google_ad_format = "468x60_as"; google_ad_type = "text"; google_ad_channel ="6012049881"; google_color_border = "336699"; google_color_bg = "FFFFFF"; google_color_link = "0000FF"; google_color_text = "000000"; google_color_url = "008000";
Cat Litter Box Strategies for Special Needs Kitties
by: Nancy E. Wigal
You don't often hear about or see information for special needs kitties. These may be blind, very old (with limited mobility), or disabled in some way. Disabled cats may be amputees, or even paralyzed. There are special mobile devices you can purchase for your paralyzed cat.
But this article will talk a little bit about the cat litter box concerns for special needs kitties. Due to their limited mobility or lack of site, litter box type and location are absolutely critical.
If you have a blind cat, your best bet is maintain location consistency as much as possible. When your blind kitty has become accustomed to finding his cat litter box in one location, the most successful strategy is to leave the box there. However, if you have to move the box, you'll need to help retrain your blind cat to find his way to it again. A lot of patience will be necessary. You could even confine the blind cat to that particular location for awhile, so he'll re-learn how to find the litter box easily.
You'll also want to think about the type of cat litter box. If it's too high to climb up in, he's going to get discouraged, and he'll find another, easily accessible location to void his urine. You may even need to buy a large storage container, cut out a "U"-shaped entrance (the bottom of the "U" should be up about 3 - 4" to hold the cat litter in the box), and train kitty to find it.
Obviously, this depends upon the type of dwelling you live in, how many other cats and litter boxes are in your home, and if you own a multi-story house. Consult with your vet for other strategies.
Very old cats often develop mobility issues. If this true for your kitty, you may need to strategically place cat litter boxes in places you didn't previously consider, just to make it easy for your senior cat to make it to the box in time. Again, if you live in a multi-story house, you'll probably have to place cat litter boxes on different levels.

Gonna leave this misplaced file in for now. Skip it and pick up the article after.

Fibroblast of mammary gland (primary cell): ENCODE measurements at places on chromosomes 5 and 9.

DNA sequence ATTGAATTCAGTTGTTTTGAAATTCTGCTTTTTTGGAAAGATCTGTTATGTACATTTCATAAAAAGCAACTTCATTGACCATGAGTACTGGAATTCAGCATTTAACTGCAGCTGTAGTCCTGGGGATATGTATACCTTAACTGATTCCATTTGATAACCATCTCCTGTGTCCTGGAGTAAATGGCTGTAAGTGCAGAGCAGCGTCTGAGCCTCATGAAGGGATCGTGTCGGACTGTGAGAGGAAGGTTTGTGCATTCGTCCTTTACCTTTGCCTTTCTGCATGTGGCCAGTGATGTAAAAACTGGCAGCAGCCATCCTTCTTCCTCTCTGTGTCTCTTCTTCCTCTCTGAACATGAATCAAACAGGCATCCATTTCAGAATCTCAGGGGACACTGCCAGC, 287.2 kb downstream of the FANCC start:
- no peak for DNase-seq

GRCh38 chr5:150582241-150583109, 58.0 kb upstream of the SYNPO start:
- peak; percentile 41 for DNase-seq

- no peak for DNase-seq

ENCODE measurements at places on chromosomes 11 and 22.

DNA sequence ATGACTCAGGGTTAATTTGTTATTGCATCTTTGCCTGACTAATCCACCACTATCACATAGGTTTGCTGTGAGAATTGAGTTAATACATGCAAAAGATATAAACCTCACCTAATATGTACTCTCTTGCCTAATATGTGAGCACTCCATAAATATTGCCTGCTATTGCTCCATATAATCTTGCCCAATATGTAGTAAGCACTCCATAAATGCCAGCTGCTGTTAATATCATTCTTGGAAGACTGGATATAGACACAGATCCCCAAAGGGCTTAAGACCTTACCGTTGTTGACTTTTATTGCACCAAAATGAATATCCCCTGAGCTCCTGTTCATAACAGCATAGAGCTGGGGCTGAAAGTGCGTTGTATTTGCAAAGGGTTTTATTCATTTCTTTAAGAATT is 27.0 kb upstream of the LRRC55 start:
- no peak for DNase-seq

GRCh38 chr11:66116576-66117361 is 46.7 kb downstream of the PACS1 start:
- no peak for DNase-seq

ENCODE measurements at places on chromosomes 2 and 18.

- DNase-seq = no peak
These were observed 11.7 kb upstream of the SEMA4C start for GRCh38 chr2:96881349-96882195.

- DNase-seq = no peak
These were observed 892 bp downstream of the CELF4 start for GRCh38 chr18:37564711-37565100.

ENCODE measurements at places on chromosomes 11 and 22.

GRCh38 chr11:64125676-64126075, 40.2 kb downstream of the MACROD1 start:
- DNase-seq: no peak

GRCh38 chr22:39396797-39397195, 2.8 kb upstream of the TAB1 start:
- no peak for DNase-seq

However, if your senior cat voluntarily confines herself to one area, then you may only need to consider litter box placement in that part of your home. And just like blind kitties, consider the type of cat litter box that's best for your senior cat. If she has stiff joints, be sure she can easily climb in and out of the box. If she's unable to squat to urinate, you'll need a high-sided box. The solution given above may be just the ticket to avoid cat urine odor problems for your senior kitty.
Talk to your vet to see if there are any medications that may ease your cat's joint pain. This removes most of the challenge of getting to the cat litter box in time.
Paralyzed cats face daunting challenges. They can't feel anything back in that region, so very often their voiding functions simply happen. I have had cat owners tell me that the best solution is to diaper the cat. The downside is you have to constantly check the diaper, but if it stops a cat urine odor problem in your home, and you can keep your wonderful, special kitty, that's a small price to pay.
You will probably want to make certain that your home has as much tile floor exposed as possible. Carpet cleaning can be costly, and eventually the material will not clean up as well as it used to, making replacement necessary and costly.
Some cat owners confine their paralyzed kitty to one area of their home that's easy to clean up. Consult with your vet on the best strategy for your paralyzed kitty.
If your special needs kitty is an amputee, you may either have a few cat litter box problems, or absolutely none. I have met cat owners who tell their three-legged cat has no trouble balancing in the litter box. Others report that the only thing they need to do to accomodate their amputee cat is to make sure they buy cat litter boxes that are low enough for kitty to hop in and out of.
Cats that lose a limb later in life may have some initial balancing issues. I recommend confining kitty to one area with a floor that's easy to clean up, while the amputee practices new cat litter box skills. Consult with your vet for more ideas.
With a little bit of thought and preparation, special needs kitties can as trouble-free as any cat when using the cat litter box.
About The Author
Nancy E. Wigal solved the cat urine odor problem in her home, and kept the cat that caused it. Read "18 Ways to Stop Cat Urine Odor Problems" to discover your solution.
google_ad_format = "468x15_0ads_al_s"; //2007-01-09: CatInfo-link-unit google_ad_channel = "5921741695"; google_color_border = "336699"; google_color_bg = "FFFFFF"; google_color_link = "0000FF"; google_color_text = "000000"; google_color_url = "008000";